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13th Week Thursday

13th Week, Ordinary Time, Thursday, 05-07-18
Amos 7:10-17 / Matthew 9:1-8

Hearing aids are indeed a great help for those who have hearing difficulties or are losing their hearing.
But as much as hearing aids are a great help it can also be rather challenging to use and at times inconvenient.

Besides that occasional screeching noise and the need for fresh batteries, the hearing aid picks up every kind of sound, near and far.
That is because the hearing aid, unlike the human ear, is not discerning nor does it have selective hearing.
On the other hand, our human ear is selective in its hearing as it filters out the unnecessary noises and only lets in what needs to be heard.

Yet at a deeper level, we can be so selective in our hearing that we oppose to what we don't like to hear or react angrily to what disturbs us and makes us uncomfortable.

In the two readings, we see this kind of reaction and opposition.
In the 1st reading, Amaziah the priest of Bethel reacted to Amos by telling him: Go away seer; get back to the land of Judah; earn your bread there, do your prophesying there. We want no more prophesying in Bethel.

In the gospel, the reaction goes a few notches up as the scribes thought this of Jesus when he proclaimed the forgiveness of the sins of the paralytic: This man is blaspheming.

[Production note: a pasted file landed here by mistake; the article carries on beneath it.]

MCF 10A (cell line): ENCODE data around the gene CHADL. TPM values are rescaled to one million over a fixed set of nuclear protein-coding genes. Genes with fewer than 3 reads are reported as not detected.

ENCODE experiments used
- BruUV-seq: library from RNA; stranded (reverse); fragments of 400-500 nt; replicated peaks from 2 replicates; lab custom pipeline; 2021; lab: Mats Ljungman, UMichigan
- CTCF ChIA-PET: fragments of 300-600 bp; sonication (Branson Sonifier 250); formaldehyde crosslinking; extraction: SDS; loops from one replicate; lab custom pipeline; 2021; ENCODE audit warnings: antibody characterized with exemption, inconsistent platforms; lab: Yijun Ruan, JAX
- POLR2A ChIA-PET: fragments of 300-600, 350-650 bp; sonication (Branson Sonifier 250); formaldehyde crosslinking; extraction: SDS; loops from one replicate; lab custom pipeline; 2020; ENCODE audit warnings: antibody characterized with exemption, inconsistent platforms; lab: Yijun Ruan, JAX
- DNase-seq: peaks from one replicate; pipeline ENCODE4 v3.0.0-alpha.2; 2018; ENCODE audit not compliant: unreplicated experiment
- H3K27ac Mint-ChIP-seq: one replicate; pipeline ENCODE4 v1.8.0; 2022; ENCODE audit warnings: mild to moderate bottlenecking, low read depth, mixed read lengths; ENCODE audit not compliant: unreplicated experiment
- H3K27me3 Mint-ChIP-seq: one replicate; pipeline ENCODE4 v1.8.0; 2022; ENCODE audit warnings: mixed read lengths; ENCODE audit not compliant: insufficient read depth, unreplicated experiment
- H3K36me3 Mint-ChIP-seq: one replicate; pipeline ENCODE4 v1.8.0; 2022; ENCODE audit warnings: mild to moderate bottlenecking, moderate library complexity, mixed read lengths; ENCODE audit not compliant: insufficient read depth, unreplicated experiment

Primarily, it means that we are not that open to the call of conversion and repentance.
It means that we have to listen to what disturbs us and makes us uncomfortable.
May God open our ears and our hearts so that we may truly thank God for His mercy and forgiveness.

If people don't like to hear bad things said about them, then how would the people of God respond when they hear bad things said about them?
Certainly they, like everyone else, would not like to hear it nor will they be happy to hear it.
But being the people of God, they would also have this responsibility of discerning what was said and how true it is.

In the 1st reading, the prophet Amos prophesied against the people of Israel, and they could no longer tolerate what he was saying.

But there was no denying that Amos spoke the Word of God. The priest Amaziah called him "seer" and told him to go back to Judah to do his prophesying there.

And for not heeding the oracle of the Lord and the prophet, the people of God had to face the consequences.

In the gospel it was the paralytic who listened to the Word of God when Jesus told him - Courage, my child, your sins are forgiven.

The paralytic then understood that forgiveness comes before healing and so he opened his heart to forgiveness, and when Jesus told him to get up and walk, he was healed and got up and walked home.
When we acknowledge our sinfulness and the call to repentance, our sins will be forgiven and we too will get up and walk towards Jesus.

May we not let our sinfulness prevent us from listening to the voice of God and the call to repentance.

(Fr. Stephen Yim)